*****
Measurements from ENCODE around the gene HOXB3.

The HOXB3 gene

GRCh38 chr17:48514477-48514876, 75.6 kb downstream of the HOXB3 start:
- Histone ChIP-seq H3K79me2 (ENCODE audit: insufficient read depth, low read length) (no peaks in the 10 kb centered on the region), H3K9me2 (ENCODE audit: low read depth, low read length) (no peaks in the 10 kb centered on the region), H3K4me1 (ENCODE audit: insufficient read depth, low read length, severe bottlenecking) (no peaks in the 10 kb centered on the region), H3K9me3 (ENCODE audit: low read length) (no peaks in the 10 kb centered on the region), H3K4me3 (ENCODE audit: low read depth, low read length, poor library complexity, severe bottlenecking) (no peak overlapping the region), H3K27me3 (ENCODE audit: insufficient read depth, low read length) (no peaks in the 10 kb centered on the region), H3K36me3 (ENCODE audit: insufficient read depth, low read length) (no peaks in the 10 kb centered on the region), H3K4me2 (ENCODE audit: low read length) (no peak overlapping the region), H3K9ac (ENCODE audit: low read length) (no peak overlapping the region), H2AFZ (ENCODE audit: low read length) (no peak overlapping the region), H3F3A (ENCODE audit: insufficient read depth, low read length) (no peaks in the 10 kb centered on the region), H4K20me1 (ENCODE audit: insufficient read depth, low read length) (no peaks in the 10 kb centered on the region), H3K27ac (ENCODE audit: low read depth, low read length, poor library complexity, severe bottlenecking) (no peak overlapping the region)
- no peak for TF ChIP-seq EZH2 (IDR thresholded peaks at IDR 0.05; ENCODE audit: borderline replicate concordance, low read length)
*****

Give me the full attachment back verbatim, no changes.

Measurements from ENCODE around the gene HOXB3.

The HOXB3 gene

GRCh38 chr17:48514477-48514876, 75.6 kb downstream of the HOXB3 start:
- Histone ChIP-seq H3K79me2 (ENCODE audit: insufficient read depth, low read length) (no peaks in the 10 kb centered on the region), H3K9me2 (ENCODE audit: low read depth, low read length) (no peaks in the 10 kb centered on the region), H3K4me1 (ENCODE audit: insufficient read depth, low read length, severe bottlenecking) (no peaks in the 10 kb centered on the region), H3K9me3 (ENCODE audit: low read length) (no peaks in the 10 kb centered on the region), H3K4me3 (ENCODE audit: low read depth, low read length, poor library complexity, severe bottlenecking) (no peak overlapping the region), H3K27me3 (ENCODE audit: insufficient read depth, low read length) (no peaks in the 10 kb centered on the region), H3K36me3 (ENCODE audit: insufficient read depth, low read length) (no peaks in the 10 kb centered on the region), H3K4me2 (ENCODE audit: low read length) (no peak overlapping the region), H3K9ac (ENCODE audit: low read length) (no peak overlapping the region), H2AFZ (ENCODE audit: low read length) (no peak overlapping the region), H3F3A (ENCODE audit: insufficient read depth, low read length) (no peaks in the 10 kb centered on the region), H4K20me1 (ENCODE audit: insufficient read depth, low read length) (no peaks in the 10 kb centered on the region), H3K27ac (ENCODE audit: low read depth, low read length, poor library complexity, severe bottlenecking) (no peak overlapping the region)
- no peak for TF ChIP-seq EZH2 (IDR thresholded peaks at IDR 0.05; ENCODE audit: borderline replicate concordance, low read length)